Use these four tips to excel at adulting and successfully find your own health insurance plan.
Making rent on your own, getting your first car payment, doing taxes—sometimes the “real world” isn’t as exciting or easy as you thought it would be. This is proven by a recent eHealth survey that found that what young adults believe is fair for health insurance, is actually a fraction of the price it costs. Health insurance for young adults is a new issue to deal with, and many might be feeling lost in the process.
Luckily, eHealth makes getting health insurance easy for young adults navigating the process for the first time. We’ve compiled a list of tips on getting health insurance for young adults.
Health insurance for young adults: college grads and beyond
Whether you’re a recent college graduate or just going out on your own for the first time, facing adulthood can seem daunting. Dealing with getting your own health insurance may be a little easier with some of the following tips:
- If you’re moving out of state, make sure you have access to in-network doctors and health care facilities. Even if your parents have agreed to keep you on their health insurance plan, if you’re moving far away from them, it may be more financially reasonable to get your own health insurance. This is because most plans have a “network” which is a group of pre-approved health care providers and facilities that they cover to the full extend. Going “out-of-network” will likely result in higher prices out of your own pocket, and could even mean paying completely for services on your own. To avoid this, make sure you have a health insurance plan that covers providers in the area you’re moving to.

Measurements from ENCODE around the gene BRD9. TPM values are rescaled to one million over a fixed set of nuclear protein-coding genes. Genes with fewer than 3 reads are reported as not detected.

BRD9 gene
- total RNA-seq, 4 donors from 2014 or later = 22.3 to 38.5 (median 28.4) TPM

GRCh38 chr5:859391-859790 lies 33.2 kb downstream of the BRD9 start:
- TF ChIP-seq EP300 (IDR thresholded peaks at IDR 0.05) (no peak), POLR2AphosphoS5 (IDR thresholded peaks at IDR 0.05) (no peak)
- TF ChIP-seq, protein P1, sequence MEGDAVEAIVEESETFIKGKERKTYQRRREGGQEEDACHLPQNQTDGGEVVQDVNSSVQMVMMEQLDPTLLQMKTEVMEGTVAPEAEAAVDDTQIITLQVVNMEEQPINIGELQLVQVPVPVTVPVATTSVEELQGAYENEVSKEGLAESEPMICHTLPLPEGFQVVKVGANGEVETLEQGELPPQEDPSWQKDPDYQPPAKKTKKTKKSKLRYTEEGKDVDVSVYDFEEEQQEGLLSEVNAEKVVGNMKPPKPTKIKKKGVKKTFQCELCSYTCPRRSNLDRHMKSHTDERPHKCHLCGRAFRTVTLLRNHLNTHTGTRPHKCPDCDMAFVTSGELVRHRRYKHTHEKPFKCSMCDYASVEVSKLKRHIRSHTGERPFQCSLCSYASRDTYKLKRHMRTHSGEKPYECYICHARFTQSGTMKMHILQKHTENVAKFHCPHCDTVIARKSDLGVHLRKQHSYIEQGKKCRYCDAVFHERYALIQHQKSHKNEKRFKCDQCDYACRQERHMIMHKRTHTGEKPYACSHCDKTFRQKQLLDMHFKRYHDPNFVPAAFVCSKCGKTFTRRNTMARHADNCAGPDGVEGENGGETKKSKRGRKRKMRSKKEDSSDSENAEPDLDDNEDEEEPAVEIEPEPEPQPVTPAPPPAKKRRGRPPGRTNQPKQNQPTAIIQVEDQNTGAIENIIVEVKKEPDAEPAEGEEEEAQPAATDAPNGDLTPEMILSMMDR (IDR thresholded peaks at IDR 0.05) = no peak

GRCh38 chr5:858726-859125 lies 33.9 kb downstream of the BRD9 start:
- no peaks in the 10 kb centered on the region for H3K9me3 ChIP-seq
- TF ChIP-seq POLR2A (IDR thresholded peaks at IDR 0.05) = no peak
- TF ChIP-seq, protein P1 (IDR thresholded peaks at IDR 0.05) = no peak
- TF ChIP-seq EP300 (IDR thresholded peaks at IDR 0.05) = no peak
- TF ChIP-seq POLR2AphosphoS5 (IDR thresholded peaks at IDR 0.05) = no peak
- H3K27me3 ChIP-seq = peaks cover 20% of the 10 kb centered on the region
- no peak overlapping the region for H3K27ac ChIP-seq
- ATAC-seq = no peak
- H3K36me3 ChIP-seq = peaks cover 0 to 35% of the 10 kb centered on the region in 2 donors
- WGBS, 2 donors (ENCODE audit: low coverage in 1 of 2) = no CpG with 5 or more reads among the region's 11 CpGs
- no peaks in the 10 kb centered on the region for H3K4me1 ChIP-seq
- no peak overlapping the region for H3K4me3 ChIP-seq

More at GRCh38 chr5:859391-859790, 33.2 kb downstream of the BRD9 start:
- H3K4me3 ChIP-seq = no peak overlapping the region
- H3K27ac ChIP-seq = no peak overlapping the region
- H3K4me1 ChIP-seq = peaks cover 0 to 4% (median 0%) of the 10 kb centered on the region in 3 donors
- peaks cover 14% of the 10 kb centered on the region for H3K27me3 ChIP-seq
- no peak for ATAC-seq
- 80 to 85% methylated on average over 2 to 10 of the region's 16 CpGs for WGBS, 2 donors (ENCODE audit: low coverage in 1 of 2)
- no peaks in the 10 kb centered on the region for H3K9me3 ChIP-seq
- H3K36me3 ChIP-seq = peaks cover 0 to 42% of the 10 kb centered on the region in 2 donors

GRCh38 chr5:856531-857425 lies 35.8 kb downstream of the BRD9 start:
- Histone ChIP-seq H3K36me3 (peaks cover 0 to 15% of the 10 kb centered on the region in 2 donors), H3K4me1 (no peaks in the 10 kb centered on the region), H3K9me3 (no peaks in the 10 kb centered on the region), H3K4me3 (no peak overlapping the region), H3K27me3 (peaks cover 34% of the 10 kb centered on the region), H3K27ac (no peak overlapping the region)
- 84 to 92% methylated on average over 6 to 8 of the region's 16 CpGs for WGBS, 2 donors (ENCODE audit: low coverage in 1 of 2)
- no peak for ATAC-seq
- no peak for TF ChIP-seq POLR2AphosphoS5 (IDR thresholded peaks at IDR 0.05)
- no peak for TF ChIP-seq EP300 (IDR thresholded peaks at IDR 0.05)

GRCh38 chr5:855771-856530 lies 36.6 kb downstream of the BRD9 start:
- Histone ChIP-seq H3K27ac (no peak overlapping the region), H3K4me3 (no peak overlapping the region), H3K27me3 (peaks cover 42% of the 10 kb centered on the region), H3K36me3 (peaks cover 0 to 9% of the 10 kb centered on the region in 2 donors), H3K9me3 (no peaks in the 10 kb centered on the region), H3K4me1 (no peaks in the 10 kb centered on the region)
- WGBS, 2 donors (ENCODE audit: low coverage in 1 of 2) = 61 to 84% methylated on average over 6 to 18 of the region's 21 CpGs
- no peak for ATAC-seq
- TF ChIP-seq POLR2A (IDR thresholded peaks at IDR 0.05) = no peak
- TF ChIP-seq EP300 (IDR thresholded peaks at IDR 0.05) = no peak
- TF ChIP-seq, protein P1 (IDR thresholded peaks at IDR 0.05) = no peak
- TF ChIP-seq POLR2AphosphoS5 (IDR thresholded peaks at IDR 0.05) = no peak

- Know the laws that are still in effect. As a well-informed young adult, you may have heard that the tax penalty for going uninsured was repealed in 2017. Many people think this means they don’t need to have health insurance in 2018—but it’s not true. The repeal on the tax doesn’t take effect until 2019, so you still need to have health insurance for young adults up until the 2019 tax season, if you don’t won’t to face this fee associated with the Affordable Care Act (ACA). Make sure you’re not part of the 75% of young adults you responded to an eHealth survey saying they weren’t well informed on the ACA—keep yourself covered when you can, and stay up to date on health care reform with our ACA timeline.
- Understanding subsidies. Once you figure out how much you get in government subsidies to help pay for insurance premiums, it might help you make the decision between ACA-complaint major medical health insurance, or other alternatives like catastrophic or short term plans. These coverage alternatives could serve as great health insurance for young adults, because they are often more affordable and work in the favor of healthy people who will only require healthcare in the case of an emergency. For some, the subsidies they qualify may actually make major medical plan the most affordable option, so make sure you know what you qualify for before rushing to a plan with fewer benefits.
- Taking advantage of special enrollment periods. There is an annual open enrollment period, usually starting around November, where anyone can sign up for an individual health insurance plan. Outside of this, you usually cannot enroll in a self-bought plan—unless you have a qualifying life event. Some of these include getting married, having a child, moving to a new coverage area, or losing coverage (unrelated to failure to pay). You’ll usually have a window of sixty days to choose coverage.
Why it’s important to have health insurance for young adults
The real world doesn’t need to be so scary–especially when you have a quality health insurance plan plan to cover you.